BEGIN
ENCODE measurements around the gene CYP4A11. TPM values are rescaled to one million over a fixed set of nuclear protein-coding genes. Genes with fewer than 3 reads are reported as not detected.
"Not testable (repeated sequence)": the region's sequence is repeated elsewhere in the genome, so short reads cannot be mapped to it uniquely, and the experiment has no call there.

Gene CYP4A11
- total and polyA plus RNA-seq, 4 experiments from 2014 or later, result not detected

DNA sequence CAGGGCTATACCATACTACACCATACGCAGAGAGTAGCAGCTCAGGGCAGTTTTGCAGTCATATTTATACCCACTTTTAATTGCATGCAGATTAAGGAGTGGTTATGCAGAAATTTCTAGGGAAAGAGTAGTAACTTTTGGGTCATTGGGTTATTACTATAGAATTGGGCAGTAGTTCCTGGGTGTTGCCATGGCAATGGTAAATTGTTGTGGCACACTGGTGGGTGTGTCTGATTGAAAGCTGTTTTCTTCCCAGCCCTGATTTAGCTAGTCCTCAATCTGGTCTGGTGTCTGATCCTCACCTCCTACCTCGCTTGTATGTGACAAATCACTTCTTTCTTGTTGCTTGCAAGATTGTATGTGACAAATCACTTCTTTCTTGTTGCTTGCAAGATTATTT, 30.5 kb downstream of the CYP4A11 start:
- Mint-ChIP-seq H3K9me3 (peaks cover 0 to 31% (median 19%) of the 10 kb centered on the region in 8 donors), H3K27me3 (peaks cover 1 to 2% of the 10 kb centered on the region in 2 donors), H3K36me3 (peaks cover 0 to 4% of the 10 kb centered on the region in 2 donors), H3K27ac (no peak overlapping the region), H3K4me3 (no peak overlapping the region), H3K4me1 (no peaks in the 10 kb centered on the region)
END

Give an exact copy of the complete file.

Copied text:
ENCODE measurements around the gene CYP4A11. TPM values are rescaled to one million over a fixed set of nuclear protein-coding genes. Genes with fewer than 3 reads are reported as not detected.
"Not testable (repeated sequence)": the region's sequence is repeated elsewhere in the genome, so short reads cannot be mapped to it uniquely, and the experiment has no call there.

Gene CYP4A11
- total and polyA plus RNA-seq, 4 experiments from 2014 or later, result not detected

DNA sequence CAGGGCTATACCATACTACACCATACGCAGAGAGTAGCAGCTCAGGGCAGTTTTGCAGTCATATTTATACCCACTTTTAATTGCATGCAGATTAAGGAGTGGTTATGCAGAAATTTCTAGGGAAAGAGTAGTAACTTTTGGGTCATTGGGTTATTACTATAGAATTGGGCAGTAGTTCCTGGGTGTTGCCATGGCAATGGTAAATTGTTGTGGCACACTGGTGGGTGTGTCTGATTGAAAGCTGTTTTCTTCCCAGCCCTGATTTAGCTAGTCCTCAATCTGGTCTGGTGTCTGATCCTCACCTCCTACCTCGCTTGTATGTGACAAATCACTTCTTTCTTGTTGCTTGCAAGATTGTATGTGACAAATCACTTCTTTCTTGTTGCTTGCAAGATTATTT, 30.5 kb downstream of the CYP4A11 start:
- Mint-ChIP-seq H3K9me3 (peaks cover 0 to 31% (median 19%) of the 10 kb centered on the region in 8 donors), H3K27me3 (peaks cover 1 to 2% of the 10 kb centered on the region in 2 donors), H3K36me3 (peaks cover 0 to 4% of the 10 kb centered on the region in 2 donors), H3K27ac (no peak overlapping the region), H3K4me3 (no peak overlapping the region), H3K4me1 (no peaks in the 10 kb centered on the region)